Campaigners attack government for buying endangered fish in public sector
Campaigners have attacked the government for spending taxpayers' money on endangered fish after it was revealed that four out of five fish served in public sector institutions will not have to meet any sustainability standards.
The figures were revealed after the Department for Environment, Food and Rural Affairs published new proposals to introduce mandatory sustainability standards for only 20% of seafood bought by the public sector.
Campaigners are outraged that the new fish standards will not apply to all of the public sector. All hospitals and schools, for example, will be excluded from the plans completely.
Under the new proposals, only one out of every five fish purchased in public institutions will have to meet sustainability standards which ensure that fish is not from endangered stocks and has been caught in a way that does not harm the marine ecosystem.
All other fish purchased by public institutions will not be required to meet any sustainability standards at all and can be purchased from any unidentified source.
The figures were published on the day that the Public Bodies Sustainable Food Bill, which would introduce mandatory health and sustainability standards for all food served in the public sector, is due to receive its second reading in Parliament. The Bill was introduced by Joan Walley MP for Stoke-On-Trent North and aims to improve the quality, health and sustainability of all food served by public institutions.
MP Joan Walley said: "It is simply unacceptable that public money is being spent on endangered seafood for consumption in public institutions. As a matter of urgency, I am calling on government to support my Bill which would address this problem by introducing clear, legal standards for all food served in the public sector."
Alex Jackson, co-ordinator of the Good Food for Our Money Campaign, added: "Thanks to Hugh Fearnley-Whittingstall there is growing awareness about the danger posed to our most loved fish species. It is shocking that the government will continue to allow the purchase of endangered fish for meals served in hospitals, schools and care homes across the country.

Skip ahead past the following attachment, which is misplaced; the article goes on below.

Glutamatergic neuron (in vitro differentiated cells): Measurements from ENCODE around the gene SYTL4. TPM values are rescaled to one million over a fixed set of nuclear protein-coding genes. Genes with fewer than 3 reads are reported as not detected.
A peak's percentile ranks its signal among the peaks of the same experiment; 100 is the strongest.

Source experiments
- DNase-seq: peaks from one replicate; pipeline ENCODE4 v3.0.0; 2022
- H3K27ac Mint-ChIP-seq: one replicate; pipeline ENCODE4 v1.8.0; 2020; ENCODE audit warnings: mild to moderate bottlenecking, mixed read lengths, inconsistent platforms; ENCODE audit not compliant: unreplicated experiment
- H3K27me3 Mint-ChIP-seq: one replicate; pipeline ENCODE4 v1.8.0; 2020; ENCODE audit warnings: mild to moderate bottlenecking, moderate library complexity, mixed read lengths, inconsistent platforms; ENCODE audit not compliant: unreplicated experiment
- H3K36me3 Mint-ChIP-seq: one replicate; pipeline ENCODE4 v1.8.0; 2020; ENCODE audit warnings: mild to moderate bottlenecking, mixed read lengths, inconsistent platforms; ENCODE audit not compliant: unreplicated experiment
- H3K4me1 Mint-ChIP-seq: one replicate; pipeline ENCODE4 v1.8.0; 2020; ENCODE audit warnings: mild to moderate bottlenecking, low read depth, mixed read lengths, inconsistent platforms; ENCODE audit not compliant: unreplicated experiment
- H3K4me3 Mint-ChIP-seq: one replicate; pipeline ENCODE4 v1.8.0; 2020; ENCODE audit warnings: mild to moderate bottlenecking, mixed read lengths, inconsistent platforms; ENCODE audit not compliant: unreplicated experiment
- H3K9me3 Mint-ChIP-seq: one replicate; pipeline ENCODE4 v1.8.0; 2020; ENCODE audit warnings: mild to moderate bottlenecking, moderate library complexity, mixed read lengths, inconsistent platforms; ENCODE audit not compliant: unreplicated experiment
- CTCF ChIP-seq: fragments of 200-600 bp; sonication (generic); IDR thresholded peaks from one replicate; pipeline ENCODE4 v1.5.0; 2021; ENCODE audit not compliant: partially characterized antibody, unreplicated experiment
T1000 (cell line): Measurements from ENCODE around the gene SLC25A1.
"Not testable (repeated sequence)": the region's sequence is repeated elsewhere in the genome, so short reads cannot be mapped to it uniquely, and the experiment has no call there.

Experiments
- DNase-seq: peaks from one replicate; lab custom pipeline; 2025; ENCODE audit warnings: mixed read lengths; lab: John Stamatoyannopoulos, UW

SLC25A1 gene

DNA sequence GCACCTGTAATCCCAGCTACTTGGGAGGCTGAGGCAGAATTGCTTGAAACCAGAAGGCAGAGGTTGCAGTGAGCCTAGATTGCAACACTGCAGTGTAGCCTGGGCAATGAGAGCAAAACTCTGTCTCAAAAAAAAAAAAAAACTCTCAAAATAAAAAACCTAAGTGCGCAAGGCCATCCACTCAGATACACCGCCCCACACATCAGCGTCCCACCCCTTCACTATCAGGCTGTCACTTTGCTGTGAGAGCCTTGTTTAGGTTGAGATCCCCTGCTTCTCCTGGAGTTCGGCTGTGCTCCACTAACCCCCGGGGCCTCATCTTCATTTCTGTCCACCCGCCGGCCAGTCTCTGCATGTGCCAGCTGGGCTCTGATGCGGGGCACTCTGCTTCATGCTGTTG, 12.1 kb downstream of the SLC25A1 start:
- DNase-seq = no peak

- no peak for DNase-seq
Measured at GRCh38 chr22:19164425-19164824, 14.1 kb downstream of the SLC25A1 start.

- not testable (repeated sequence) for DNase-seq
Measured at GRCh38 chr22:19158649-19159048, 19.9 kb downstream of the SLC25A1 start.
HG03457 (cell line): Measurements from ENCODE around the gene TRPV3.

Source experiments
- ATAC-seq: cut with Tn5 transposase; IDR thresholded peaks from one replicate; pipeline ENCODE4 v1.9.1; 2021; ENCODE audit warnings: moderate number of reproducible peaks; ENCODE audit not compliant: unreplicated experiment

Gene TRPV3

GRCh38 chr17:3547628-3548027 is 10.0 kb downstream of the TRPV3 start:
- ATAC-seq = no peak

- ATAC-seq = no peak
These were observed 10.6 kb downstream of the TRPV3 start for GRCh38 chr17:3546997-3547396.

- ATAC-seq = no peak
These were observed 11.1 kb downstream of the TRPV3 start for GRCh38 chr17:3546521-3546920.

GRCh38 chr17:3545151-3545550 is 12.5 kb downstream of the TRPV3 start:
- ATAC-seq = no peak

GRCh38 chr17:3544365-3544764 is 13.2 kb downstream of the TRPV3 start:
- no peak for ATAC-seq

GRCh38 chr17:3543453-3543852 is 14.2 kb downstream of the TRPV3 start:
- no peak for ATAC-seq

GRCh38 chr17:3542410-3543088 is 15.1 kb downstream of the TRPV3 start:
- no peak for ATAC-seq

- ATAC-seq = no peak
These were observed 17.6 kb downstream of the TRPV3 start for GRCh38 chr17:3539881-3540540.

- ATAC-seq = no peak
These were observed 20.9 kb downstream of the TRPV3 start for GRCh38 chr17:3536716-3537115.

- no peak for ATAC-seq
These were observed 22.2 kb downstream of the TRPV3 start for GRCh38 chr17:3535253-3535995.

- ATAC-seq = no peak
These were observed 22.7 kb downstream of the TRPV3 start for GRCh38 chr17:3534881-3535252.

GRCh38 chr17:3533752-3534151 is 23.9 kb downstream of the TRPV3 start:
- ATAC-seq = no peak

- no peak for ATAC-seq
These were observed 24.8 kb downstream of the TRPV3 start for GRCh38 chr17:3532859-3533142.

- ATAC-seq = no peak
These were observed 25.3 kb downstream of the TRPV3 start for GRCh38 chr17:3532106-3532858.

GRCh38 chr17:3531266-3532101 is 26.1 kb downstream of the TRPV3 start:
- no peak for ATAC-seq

"Instead of contributing to the problem the government must take the lead in showing solutions, particularly because this food is being bought with taxpayers' money."
Sandra Russell, Chairman, Local Authority Caterers Association, commented on the publication of new proposals by the Department of Environment, Food and Rural Affairs (DEFRA) to introduce mandatory sustainability standards for seafood purchased by the public sector and the negative reaction of campaigners to the news that these will not be applied to all areas such as hospitals and schools.
"School caterers are very much aware of the importance of sustainability standards and are increasingly focused on trying to purchase as much produce as possible that does not come from endangered species or cause environmental issues.
"As school food is already subject to stringent Government standards, mandatory sustainability standards will not really make any difference given that caterers in the public sector operate in a price sensitive market. We can only do our best to source produce that meets sustainability standards if the price is appropriate to ensure school meals remain healthy and affordable."